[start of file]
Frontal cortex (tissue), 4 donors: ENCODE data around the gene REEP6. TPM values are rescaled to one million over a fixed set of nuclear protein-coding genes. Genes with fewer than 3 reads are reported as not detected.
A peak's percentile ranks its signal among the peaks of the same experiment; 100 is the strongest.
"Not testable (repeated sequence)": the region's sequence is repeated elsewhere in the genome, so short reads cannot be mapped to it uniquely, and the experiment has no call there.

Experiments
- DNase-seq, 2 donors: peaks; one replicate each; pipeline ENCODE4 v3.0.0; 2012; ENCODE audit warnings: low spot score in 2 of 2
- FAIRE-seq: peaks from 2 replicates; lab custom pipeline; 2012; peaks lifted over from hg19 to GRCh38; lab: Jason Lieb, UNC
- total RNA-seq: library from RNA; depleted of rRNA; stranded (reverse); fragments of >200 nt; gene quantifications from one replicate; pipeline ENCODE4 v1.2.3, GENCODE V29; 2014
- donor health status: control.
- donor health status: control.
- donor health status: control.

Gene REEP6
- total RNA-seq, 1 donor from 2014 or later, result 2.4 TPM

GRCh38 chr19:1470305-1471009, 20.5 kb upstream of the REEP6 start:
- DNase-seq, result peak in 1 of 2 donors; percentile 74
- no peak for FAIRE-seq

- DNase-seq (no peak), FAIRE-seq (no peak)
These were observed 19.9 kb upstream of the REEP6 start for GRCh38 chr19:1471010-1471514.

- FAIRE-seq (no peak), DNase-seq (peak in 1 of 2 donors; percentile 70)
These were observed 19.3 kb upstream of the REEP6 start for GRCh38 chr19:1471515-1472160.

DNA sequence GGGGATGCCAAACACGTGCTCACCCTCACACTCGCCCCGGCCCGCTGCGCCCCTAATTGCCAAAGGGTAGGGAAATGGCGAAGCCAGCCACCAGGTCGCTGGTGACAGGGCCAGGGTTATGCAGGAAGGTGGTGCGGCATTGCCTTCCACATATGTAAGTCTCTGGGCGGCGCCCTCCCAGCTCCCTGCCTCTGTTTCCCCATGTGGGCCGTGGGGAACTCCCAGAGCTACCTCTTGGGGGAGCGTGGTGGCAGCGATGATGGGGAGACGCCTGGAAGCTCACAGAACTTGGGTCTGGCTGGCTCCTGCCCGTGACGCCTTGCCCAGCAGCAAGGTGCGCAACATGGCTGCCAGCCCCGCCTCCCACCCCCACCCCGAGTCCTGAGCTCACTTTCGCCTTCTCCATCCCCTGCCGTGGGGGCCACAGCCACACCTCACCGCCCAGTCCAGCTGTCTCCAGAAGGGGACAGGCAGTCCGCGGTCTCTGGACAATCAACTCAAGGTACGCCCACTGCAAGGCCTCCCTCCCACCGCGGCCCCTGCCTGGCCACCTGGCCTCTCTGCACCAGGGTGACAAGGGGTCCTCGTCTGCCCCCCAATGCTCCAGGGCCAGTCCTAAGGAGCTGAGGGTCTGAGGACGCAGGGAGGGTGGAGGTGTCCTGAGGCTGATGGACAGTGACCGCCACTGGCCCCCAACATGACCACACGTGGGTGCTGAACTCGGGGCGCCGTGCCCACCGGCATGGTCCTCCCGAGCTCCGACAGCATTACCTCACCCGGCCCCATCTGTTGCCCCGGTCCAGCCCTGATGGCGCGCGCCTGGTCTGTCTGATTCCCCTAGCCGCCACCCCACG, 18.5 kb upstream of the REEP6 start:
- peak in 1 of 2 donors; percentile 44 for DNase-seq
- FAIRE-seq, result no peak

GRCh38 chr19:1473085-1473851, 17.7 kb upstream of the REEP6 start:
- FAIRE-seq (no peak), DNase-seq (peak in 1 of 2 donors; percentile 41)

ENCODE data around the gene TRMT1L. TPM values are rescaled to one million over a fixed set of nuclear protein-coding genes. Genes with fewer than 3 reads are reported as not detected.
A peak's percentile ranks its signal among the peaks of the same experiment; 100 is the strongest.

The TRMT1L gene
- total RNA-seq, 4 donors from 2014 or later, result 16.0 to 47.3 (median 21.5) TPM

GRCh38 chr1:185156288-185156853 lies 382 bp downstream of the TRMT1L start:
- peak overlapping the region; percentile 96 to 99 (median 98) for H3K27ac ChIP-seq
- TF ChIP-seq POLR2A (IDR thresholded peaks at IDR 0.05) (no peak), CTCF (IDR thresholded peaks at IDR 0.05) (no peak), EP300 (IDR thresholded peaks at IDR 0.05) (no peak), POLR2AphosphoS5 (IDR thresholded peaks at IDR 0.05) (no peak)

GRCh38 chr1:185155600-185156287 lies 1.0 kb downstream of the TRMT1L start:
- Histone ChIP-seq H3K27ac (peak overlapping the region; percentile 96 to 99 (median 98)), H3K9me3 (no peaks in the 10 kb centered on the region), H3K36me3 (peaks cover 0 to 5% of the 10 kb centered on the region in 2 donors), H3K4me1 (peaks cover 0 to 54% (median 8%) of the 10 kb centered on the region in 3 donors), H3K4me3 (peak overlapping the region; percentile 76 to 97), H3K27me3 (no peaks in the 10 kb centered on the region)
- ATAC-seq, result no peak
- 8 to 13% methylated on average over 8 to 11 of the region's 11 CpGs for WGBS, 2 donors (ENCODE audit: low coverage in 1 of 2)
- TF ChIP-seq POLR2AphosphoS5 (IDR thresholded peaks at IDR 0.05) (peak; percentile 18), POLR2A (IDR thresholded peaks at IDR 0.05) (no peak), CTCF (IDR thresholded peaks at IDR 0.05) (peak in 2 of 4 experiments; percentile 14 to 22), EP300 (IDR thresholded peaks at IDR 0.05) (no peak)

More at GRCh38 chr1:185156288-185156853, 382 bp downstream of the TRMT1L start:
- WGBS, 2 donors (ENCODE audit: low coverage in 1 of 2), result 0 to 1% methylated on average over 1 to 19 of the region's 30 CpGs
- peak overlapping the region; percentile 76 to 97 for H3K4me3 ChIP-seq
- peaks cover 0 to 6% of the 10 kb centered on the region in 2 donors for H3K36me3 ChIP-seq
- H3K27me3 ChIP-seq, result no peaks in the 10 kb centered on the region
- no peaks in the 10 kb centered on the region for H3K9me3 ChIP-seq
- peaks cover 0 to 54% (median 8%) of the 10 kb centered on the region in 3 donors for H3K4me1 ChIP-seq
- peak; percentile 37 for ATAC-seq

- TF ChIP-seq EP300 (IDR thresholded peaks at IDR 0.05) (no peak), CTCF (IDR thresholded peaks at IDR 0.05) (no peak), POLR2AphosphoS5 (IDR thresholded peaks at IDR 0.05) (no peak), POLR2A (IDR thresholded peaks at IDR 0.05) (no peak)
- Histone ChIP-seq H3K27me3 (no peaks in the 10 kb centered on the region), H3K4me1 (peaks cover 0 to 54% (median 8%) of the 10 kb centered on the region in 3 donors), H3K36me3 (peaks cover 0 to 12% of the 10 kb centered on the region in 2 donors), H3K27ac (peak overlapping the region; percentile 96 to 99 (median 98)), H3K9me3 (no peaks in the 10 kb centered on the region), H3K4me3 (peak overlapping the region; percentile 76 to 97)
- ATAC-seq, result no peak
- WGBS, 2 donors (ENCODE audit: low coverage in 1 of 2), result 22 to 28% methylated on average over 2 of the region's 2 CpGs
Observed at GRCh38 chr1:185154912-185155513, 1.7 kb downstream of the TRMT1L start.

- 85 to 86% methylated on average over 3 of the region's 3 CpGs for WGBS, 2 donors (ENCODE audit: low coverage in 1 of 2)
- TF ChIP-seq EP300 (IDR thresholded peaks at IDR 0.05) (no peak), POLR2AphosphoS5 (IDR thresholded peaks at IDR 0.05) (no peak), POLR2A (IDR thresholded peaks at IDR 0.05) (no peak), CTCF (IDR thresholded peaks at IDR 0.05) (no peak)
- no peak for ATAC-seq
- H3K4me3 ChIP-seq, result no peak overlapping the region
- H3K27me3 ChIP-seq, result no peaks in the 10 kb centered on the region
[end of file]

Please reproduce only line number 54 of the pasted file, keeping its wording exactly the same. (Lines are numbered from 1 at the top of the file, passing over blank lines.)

- H3K27me3 ChIP-seq, result no peaks in the 10 kb centered on the region